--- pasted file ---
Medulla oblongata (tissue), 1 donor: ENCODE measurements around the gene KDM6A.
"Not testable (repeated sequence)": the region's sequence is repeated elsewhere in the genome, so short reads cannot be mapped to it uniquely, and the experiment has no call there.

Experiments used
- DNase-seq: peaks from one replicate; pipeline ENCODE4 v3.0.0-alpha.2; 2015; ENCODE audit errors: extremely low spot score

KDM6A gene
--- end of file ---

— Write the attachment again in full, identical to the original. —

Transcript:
Medulla oblongata (tissue), 1 donor: ENCODE measurements around the gene KDM6A.
"Not testable (repeated sequence)": the region's sequence is repeated elsewhere in the genome, so short reads cannot be mapped to it uniquely, and the experiment has no call there.

Experiments used
- DNase-seq: peaks from one replicate; pipeline ENCODE4 v3.0.0-alpha.2; 2015; ENCODE audit errors: extremely low spot score

KDM6A gene